Forum for Science, Industry and Business

Sponsored by:     3M 
Search our Site:

 

Antibody therapy can increase the effectiveness of cancer vaccine, early studys

02.04.2003


The benefit of some cancer vaccines may be boosted by treating patients with an antibody that blocks a key protein on immune system T cells, according to a small, preliminary study led by researchers at Dana-Farber Cancer Institute and Brigham and Women’s Hospital.



The study, to be published online on April 1 in the Early Edition of the Proceedings of the National Academy of Sciences (www.pnas.org), tested the effect of a single injection of the antibody MDX-CTLA4 in nine patients who had previously been treated with cancer vaccines for either metastatic melanoma or metastatic ovarian cancer. The result, in every patient who had received a particular kind of vaccine, was widespread death of cancer cells and an increase in the number of immune system cells within the tumors – evidence of a potent immune system attack.

"This study makes a strong case that combined immunotherapy – consisting of a vaccine and antibodies – can elicit a potent immune response to some types of tumors in patients," says the study’s senior author, Glenn Dranoff, MD, of Dana-Farber.


The technique was inspired by the laboratory work of study co-author James Allison, PhD, a Howard Hughes Medical Institute investigator at the University of California, Berkeley. He and his colleagues discovered that a protein, or antigen, called CTLA-4 on T cells restrains the immune system from attacking cancer cells. In a series of laboratory and animal experiments, Allison’s team showed that combining a cancer vaccine with an antibody able to block CTLA-4 resulted in an especially potent immune attack on tumors.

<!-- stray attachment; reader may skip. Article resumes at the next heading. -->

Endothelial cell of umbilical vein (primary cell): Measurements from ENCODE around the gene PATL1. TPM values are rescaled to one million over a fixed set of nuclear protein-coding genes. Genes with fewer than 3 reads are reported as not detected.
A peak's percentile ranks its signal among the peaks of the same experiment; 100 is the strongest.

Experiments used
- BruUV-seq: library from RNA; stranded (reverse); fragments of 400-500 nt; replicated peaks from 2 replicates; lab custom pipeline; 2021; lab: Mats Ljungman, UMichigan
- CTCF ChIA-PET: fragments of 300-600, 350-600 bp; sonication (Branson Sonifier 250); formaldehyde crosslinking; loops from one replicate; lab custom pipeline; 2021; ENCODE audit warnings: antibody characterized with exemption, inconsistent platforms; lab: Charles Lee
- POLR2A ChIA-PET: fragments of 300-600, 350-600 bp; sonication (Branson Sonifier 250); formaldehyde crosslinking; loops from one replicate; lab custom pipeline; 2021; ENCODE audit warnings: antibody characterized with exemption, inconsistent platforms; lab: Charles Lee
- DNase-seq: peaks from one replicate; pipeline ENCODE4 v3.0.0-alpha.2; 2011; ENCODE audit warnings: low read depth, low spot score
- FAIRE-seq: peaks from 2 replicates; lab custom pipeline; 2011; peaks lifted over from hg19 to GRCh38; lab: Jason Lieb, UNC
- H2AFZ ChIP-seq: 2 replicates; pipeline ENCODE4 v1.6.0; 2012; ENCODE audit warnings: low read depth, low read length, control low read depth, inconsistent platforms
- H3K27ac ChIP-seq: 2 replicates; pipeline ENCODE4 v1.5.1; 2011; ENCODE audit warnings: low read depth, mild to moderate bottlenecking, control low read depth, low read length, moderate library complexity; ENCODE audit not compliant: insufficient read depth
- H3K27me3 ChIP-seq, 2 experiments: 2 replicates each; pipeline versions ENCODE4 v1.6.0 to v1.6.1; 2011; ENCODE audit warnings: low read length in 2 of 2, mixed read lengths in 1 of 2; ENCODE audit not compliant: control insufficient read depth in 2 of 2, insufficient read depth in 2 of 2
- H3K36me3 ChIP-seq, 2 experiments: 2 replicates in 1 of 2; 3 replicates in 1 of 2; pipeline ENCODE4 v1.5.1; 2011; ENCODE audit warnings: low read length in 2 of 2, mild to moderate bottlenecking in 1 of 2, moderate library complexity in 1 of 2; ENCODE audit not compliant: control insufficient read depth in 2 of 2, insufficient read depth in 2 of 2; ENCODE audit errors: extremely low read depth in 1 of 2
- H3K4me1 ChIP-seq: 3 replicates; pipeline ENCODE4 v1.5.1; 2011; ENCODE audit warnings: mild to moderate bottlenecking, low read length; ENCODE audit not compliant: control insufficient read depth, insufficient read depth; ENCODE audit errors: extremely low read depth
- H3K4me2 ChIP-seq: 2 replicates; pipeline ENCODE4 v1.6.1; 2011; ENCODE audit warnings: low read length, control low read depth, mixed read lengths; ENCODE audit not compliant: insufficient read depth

On the basis of those findings, Dranoff and his colleagues launched a Phase I clinical trial of the technique in a small group of patients. Because animal experiments had indicated that giving MDX-CTLA4 in combination with a vaccine might prompt the immune system to attack some normal cells, researchers decided to give the antibody to patients who had already been vaccinated.

Seven of the study participants had metastatic melanoma, a potentially fatal cancer that originates in skin cells, and two had metastatic ovarian cancer. In all three melanoma patients who had been treated with one form of vaccine, tumors showed extensive signs of cell death and were saturated with large numbers of tumor-fighting immune cells. The same results were seen in the two ovarian cancer patients who had been treated with the same type of vaccine. (The vaccine is created by loading tumor cells with a gene called GM-CSF that alerts the immune system to the tumors’ presence, prompting an anti-tumor attack.)

Of the four melanoma patients who had received a different type of vaccine based on melanoma antigens, none experienced a similar benefit, researchers found.